New York State Court of Claims

New York State Court of Claims

McIVER v. THE STATE OF NEW YORK, #2006-016-032, Claim No. 110890, Motion Nos. M-71045, M-71046


Case Information

Claimant short name:
Footnote (claimant name) :

Footnote (defendant name) :

Third-party claimant(s):

Third-party defendant(s):

Claim number(s):
Motion number(s):
Cross-motion number(s):
Alan C. Marin
Claimant’s attorney:
Derek McIver, Pro se
Defendant’s attorney:
Eliot Spitzer, Attorney GeneralBy: Joseph F. Romani, Esq., AAG
Third-party defendant’s attorney:

Signature date:
May 5, 2006
New York

Official citation:

Appellate results:

See also (multicaptioned case)

In motion no. M-71045, claimant Derek McIver moves to amend the ad damnum clause of his claim from $5,593.41 to $35,723.41, and in motion no. M-71046, he moves to dismiss the State’s affirmative defenses. Mr. McIver’s underlying claim alleges that items of his personal property were lost or damaged when he was transferred first from Woodbourne Correctional Facility to Lakeview C.F., and then from Lakeview to Livingston C.F. CPLR 3025(b) provides that leave to amend “shall be freely given upon such terms as may be just . . .” Amendment under such section is generally granted absent any prejudice. See, e.g., 5 Weinstein-Korn-Miller, NY Civ Prac ¶3025.14. With regard to amending the ad damnum clause, “[p]rejudice . . . is not found in the mere exposure of the defendant to greater liability. Instead, there must be some indication that the defendant has been hindered in the preparation of his case or has been prevented from taking some measure in support of his position . . .” Loomis v Civetta Corinno Constr. Corp., 54 NY2d 18, 23, 444 NYS2d 571, 573 (1981). In this case, defendant has identified no prejudice from which it would suffer should claimant’s motion be granted.[1]
* * *
Claimant has also moved to dismiss the State’s affirmative defenses, of which there are three. The first is that the claim fails to comply with §11 of the Court of Claims Act (the “Act”) in that it is insufficiently particular. The second is that the actions of defendant’s agents and employees were privileged as judicial, quasi-judicial or discretionary. The third is that the negligence of third parties for whom the State is not responsible contributed to claimant’s damages.

Affirmative defenses are not dispositive of a claim, and like the allegations in the claim itself, they are merely assertions made by a party. Striking affirmative defenses is generally not warranted in the absence of a showing of prejudice by the claimant. See, e.g., 5 Weinstein-Korn-Miller, NY Civ Prac ¶3018.14 at 30-432.

In this case, however, defendant’s first affirmative defense has jurisdictional implications and is thus appropriate to address. Section 11(b) of the Act provides that a “claim shall state the time when and place where such claim arose, the nature of same, and the items of damage or injuries claimed to have been sustained and the total sum claimed.” To the extent that the State’s first affirmative defense (failure “to include any particularization of the State’s conduct as it regards the accident . . .”) can be construed to allege a failure to state the “nature of [the claim],” in Heisler v State of New York, 78 AD2d 767, 433 NYS2d 646, 648 (4th Dept 1980), it was stated that “[w]hat is required is not absolute exactness, but simply a statement made with sufficient definiteness to enable the State to be able to investigate the claim promptly and to ascertain its liability under the circumstances. The statement must be specific enough so as not to mislead, deceive or prejudice the rights of the State.” Having reviewed McIver’s claim, I conclude that it satisfies the requisites of §11.b of the Act.[2]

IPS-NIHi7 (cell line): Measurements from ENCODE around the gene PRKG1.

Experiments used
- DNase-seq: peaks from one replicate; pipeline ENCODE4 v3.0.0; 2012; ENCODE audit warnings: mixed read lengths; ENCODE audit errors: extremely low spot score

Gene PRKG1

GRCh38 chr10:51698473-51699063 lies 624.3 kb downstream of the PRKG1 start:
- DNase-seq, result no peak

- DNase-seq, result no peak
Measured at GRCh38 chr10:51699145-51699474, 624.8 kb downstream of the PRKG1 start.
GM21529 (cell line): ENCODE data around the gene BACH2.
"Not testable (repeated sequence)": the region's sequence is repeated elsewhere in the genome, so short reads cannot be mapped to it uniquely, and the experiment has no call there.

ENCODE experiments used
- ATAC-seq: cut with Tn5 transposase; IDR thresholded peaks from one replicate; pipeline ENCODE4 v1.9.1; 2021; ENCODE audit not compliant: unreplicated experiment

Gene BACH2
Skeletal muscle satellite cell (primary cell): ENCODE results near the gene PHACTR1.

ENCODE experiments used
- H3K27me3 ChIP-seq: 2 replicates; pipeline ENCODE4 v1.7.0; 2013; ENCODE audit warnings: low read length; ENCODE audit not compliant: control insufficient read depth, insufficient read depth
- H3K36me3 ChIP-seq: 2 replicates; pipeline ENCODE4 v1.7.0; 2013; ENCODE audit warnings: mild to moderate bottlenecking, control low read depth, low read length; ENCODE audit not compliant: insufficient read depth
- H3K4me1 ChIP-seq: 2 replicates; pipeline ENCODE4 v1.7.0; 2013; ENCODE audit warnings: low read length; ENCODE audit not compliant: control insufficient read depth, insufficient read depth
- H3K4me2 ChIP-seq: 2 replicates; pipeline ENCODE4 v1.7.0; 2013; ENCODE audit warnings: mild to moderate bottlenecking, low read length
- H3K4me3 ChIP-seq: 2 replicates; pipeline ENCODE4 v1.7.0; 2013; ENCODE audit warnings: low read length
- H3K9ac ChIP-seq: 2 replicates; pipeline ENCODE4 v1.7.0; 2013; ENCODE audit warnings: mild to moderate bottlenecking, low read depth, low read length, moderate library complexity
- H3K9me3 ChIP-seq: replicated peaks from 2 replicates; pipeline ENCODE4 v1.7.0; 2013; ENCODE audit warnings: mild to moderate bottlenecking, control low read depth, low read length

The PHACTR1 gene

* * *
In view of the foregoing, having reviewed the submissions[3], IT IS ORDERED that motion no. M-71045 be granted and the claim shall be deemed amended to reflect $35,723.41 in the ad damnum clause. IT IS FURTHER ORDERED that motion no. M-71046 be granted only to the extent that the first affirmative defense in defendant’s verified answer be deemed stricken, and such motion shall otherwise be denied.

May 5, 2006
New York, New York
Judge of the Court of Claims

  1. [1]In seeking to increase the ad damnum clause, claimant does not seek to add additional lost or damaged items to his claim, but rather to increase the sum claimed for various items.
  2. [2]It should be noted that in its opposition papers, defendant made no argument as to any §11 deficiencies.
  3. [3]The following were reviewed: claimant’s notice of motion no. M-71045 with affidavit in support; defendant’s affirmation in opposition to motion no. M-71045; claimant’s notice of motion no. M-71046 with affidavit in support; and defendant’s affirmation in opposition to motion no. M-71046.